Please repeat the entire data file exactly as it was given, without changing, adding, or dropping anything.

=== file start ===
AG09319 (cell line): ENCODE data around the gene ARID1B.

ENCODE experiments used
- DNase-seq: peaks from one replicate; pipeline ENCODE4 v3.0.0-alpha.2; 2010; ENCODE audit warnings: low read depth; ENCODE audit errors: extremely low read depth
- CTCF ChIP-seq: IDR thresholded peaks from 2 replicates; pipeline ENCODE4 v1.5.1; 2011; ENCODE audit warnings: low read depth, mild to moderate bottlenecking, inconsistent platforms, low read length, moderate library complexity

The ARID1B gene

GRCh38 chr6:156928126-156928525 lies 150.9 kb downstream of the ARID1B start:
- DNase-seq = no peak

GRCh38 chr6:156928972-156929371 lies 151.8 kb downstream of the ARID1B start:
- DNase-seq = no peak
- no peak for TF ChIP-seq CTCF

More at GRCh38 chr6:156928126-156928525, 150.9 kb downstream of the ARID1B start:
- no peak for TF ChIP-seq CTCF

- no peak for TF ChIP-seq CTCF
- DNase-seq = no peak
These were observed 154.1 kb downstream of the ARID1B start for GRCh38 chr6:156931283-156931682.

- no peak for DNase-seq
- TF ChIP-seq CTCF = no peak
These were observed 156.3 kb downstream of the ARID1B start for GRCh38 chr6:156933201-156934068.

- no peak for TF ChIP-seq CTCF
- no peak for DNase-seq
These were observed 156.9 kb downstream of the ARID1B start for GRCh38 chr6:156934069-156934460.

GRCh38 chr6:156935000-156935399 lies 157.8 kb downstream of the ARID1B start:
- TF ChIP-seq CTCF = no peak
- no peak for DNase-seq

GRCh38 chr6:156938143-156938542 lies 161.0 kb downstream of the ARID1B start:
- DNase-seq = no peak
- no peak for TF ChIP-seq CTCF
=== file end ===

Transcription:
AG09319 (cell line): ENCODE data around the gene ARID1B.

ENCODE experiments used
- DNase-seq: peaks from one replicate; pipeline ENCODE4 v3.0.0-alpha.2; 2010; ENCODE audit warnings: low read depth; ENCODE audit errors: extremely low read depth
- CTCF ChIP-seq: IDR thresholded peaks from 2 replicates; pipeline ENCODE4 v1.5.1; 2011; ENCODE audit warnings: low read depth, mild to moderate bottlenecking, inconsistent platforms, low read length, moderate library complexity

The ARID1B gene

GRCh38 chr6:156928126-156928525 lies 150.9 kb downstream of the ARID1B start:
- DNase-seq = no peak

GRCh38 chr6:156928972-156929371 lies 151.8 kb downstream of the ARID1B start:
- DNase-seq = no peak
- no peak for TF ChIP-seq CTCF

More at GRCh38 chr6:156928126-156928525, 150.9 kb downstream of the ARID1B start:
- no peak for TF ChIP-seq CTCF

- no peak for TF ChIP-seq CTCF
- DNase-seq = no peak
These were observed 154.1 kb downstream of the ARID1B start for GRCh38 chr6:156931283-156931682.

- no peak for DNase-seq
- TF ChIP-seq CTCF = no peak
These were observed 156.3 kb downstream of the ARID1B start for GRCh38 chr6:156933201-156934068.

- no peak for TF ChIP-seq CTCF
- no peak for DNase-seq
These were observed 156.9 kb downstream of the ARID1B start for GRCh38 chr6:156934069-156934460.

GRCh38 chr6:156935000-156935399 lies 157.8 kb downstream of the ARID1B start:
- TF ChIP-seq CTCF = no peak
- no peak for DNase-seq

GRCh38 chr6:156938143-156938542 lies 161.0 kb downstream of the ARID1B start:
- DNase-seq = no peak
- no peak for TF ChIP-seq CTCF